Kareem Abdul-Jabbar is questioning how celebrities are getting away with blatantly perpetuating anti-Semitism more and more these days, especially in light of the larger-than-ever exposure of the Black Lives Matter movement. In a new column for The Hollywood Reporter, the NBA legend points out the lack of outrage toward celebrities for spewing anti-Semitic views, despite the growing support for BLM and the fight against systemic racism. In the piece, which dropped just hours before Nick Cannon was fired by Viacom on Tuesday (July 14th) for allegedly expressing anti-Semitic remarks during his rant about white people, Kareem expresses his fear that the lack of explicit outrage towards this anti-Semitism “in the face of sustained prejudice” will cause what he calls an “Apatholypse”—”apathy to all forms of social justice.”
Kevin Winter/Getty Images for Turner Sports
He goes on to call out certain celebrities by name for their recent anti-Semitic tirades, including Ice Cube, who went on a bizarre Twitter spree last month in which he tweeted a number of “creepy symbols and images,” that “implied that Jews were responsible for the oppression of” Black people. Kareem also condemned NFL player DeSean Jackson for aligning himself with a quote incorrectly attributed to Hitler, that claimed that Jews had a plan to “extort America” and achieve “world domination.” Kareem mentions that former NBA player, Stephen Jackson, an activist and close friend of the late George Floyd, co-signed this horrific quote, although both he and DeSean have since apologized.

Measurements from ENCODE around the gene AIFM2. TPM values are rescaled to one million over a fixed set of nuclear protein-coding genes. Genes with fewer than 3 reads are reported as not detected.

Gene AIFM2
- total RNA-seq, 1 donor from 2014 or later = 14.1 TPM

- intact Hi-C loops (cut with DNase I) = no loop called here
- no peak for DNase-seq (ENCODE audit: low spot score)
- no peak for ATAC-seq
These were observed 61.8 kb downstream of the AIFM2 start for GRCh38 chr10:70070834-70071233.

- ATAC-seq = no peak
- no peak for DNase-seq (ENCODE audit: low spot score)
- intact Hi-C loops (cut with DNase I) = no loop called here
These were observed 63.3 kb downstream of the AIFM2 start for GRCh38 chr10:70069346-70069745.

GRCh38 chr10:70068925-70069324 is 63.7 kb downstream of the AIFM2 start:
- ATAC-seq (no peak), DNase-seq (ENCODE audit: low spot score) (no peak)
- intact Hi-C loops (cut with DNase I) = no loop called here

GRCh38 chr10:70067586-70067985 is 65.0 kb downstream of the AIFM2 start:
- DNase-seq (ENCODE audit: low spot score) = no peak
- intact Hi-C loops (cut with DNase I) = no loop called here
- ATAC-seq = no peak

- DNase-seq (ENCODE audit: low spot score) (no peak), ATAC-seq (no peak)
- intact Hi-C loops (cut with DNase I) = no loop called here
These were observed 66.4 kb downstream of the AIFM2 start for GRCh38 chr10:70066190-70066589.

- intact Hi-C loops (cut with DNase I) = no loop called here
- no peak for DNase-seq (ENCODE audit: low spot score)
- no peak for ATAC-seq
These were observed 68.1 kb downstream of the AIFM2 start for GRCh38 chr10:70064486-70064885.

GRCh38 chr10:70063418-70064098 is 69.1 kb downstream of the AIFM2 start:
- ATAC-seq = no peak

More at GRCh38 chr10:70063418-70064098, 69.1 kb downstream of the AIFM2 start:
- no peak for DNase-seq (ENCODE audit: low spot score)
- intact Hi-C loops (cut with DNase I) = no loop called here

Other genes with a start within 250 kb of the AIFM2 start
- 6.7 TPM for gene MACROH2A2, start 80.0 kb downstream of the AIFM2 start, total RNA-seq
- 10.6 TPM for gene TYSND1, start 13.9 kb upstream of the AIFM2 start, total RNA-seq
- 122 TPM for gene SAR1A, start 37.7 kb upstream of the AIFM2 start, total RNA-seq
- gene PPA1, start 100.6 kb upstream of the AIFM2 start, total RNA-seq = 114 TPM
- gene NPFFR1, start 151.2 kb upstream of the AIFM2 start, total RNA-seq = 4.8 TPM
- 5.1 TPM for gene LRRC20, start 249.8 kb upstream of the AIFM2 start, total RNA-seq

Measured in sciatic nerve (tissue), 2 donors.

Brandon Bell/Getty Images
“It’s so disheartening to see people from groups that have been violently marginalized do the same thing to others without realizing that perpetuating this kind of bad logic is what perpetuates racism,” Kareem notes. He also points out that comedian Chelsea Handler, a Jewish woman herself, joined in on the anti-Semitic sentiments—albeit seemingly by accident—by posting a video in support of “notorious homophobe and anti-Semite” Louis Farrakhan on Instagram.
“While it’s possible the words were wrong, celebrities have a responsibility to get the words right,” Kareem insists. “It’s not enough to have good intentions, because it’s the actual deeds — and words — which have the real impact.” He goes on to quote MLK as well as Billie Holiday’s “Strange Fruit” before concluding with, “If we’re going to be outraged by injustice, let’s be outraged by injustice against anyone.”